Alexopoulos Prize Honors Dr. Betsy Arnold for Outstanding Early Career in Mycology

Wednesday, July 18, 2012

The Mycological Society of America has honored Dr. A. Elizabeth Arnold (Betsy) with its 2012 Alexopoulos Prize, a peer-nominated, national award that recognizes one outstanding early-career mycologist each year. Arnold is an associate professor in the School of Plant Sciences and curator of the Robert L. Gilbertson Mycological Herbarium in the College of Agriculture and Life Sciences at the University of Arizona. She is also jointly appointed in the College of Science Department of Ecology and Evolutionary Biology.

The award was presented by the Mycological Society of America at Yale University on July 18. Nominees for the Alexopoulos Prize are judged primarily on the quality, originality and quantity of their published work, and must be within 10 years of earning their doctoral degree. 

This award follows Arnold's 2011 recognition as the inaugural recipient of the Arthur Henry Reginald Buller Medal, a peer-nominated, international award from the International Mycological Association that recognizes one outstanding young mycologist each year in North America (Canada and the United States). 

Together with her students, Arnold studies fungal ecology and evolution with a particular emphasis on fungal endophytes—tiny fungi that live within plant leaves and stems without causing disease. Their diversity, potential benefits for plants, and applications in biotechnology, medicine and agriculture have only recently been discovered and explored. ar

Fungal endophytes are found in trees, grasses, crop plants and shrubs all the way from arctic tundra to tropical rainforests. A field biologist at heart, Arnold and her team have collected and studied these these mysterious endophytic fungi by the thousands in habitats across the world.

After earning her B.S. in biology with honors at Duke University in 1995, Arnold moved to the Smithsonian Tropical Research Institute in Panama where she assisted in a long-term study of plant-herbivore and plant-pathogen interactions in lowland tropical rainforest. She completed her doctorate at the UA in ecology and evolutionary biology in 2002, focusing on the diversity and ecological roles of tropical endophytes.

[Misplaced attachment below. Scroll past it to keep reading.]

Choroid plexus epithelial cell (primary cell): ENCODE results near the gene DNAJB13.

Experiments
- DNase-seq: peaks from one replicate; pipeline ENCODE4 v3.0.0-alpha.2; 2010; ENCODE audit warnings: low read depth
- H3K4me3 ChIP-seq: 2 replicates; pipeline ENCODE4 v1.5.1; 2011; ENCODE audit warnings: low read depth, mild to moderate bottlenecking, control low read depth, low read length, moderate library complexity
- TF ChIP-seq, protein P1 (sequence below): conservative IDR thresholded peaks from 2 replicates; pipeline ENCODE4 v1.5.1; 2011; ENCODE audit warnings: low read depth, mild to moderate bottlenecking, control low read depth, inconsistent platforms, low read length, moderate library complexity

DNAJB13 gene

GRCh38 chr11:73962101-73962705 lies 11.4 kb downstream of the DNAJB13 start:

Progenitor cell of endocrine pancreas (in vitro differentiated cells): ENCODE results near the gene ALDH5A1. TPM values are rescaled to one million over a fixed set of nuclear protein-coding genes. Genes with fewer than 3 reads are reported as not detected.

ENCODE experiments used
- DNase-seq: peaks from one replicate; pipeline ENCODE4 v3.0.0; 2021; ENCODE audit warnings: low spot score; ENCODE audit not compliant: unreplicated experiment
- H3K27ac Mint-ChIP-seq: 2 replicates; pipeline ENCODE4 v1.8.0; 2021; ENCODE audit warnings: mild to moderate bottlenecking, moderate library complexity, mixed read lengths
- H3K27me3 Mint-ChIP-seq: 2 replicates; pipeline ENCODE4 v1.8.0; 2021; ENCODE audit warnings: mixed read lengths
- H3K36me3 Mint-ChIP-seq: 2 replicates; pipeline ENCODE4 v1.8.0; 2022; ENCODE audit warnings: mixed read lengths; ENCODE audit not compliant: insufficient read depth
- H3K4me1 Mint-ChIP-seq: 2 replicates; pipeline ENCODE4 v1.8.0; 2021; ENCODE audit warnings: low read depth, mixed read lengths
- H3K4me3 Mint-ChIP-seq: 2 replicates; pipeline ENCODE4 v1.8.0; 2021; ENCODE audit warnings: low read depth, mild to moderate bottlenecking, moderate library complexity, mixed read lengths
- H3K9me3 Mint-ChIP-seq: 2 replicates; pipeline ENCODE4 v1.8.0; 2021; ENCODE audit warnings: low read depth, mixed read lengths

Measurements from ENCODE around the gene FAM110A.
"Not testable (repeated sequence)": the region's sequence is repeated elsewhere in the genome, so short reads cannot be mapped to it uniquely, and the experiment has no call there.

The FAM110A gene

Arnold returned to Duke as a postdoctoral fellow through the National Science Foundation's Microbial Biology program in 2003, expanding her scope to include more varied types of endophytes in different ecosystems and new tools in molecular ecology.

In 2005 Arnold joined the faculty in the School of Plant Sciences and the Department of Ecology and Evolutionary Biology at the University of Arizona, earning tenure in 2010. She currently mentors four graduate students (Mariana del Olmo Ruiz, Mary Jane Epps, Ellen Martinson, and Dustin Sandberg) and has graduated two Ph.D. students thus far (Michele Hoffman and Jana U'Ren).

She has published more than 50 papers, served on more than 25 graduate student committees, mentored five postdocs and supervised more than 50 undergraduate researchers at the UA and on the Navajo Nation. An award-winning teacher, Arnold teaches graduate and undergraduate courses in mycology, plant biology, and microbial diversity. As curator of the Robert L. Gilbertson Mycological Herbarium, she oversees a collection numbering more than 40,000 specimens.

Arnold has garnered more than $2.6 million in grant funds and is recognized internationally for her research, through which she involves citizen scientists, high school students, local teachers, and international collaborators.

She is an active member of the Mycological Society of America, a scientific society with members in more than 40 countries, dedicated to advancing the science of mycology—the study of fungi of all kinds including mushrooms, molds, truffles, yeasts, lichens, plant pathogens, and medically important fungi. The International Mycological Association represents the interests of more than 30,000 mycologists worldwide.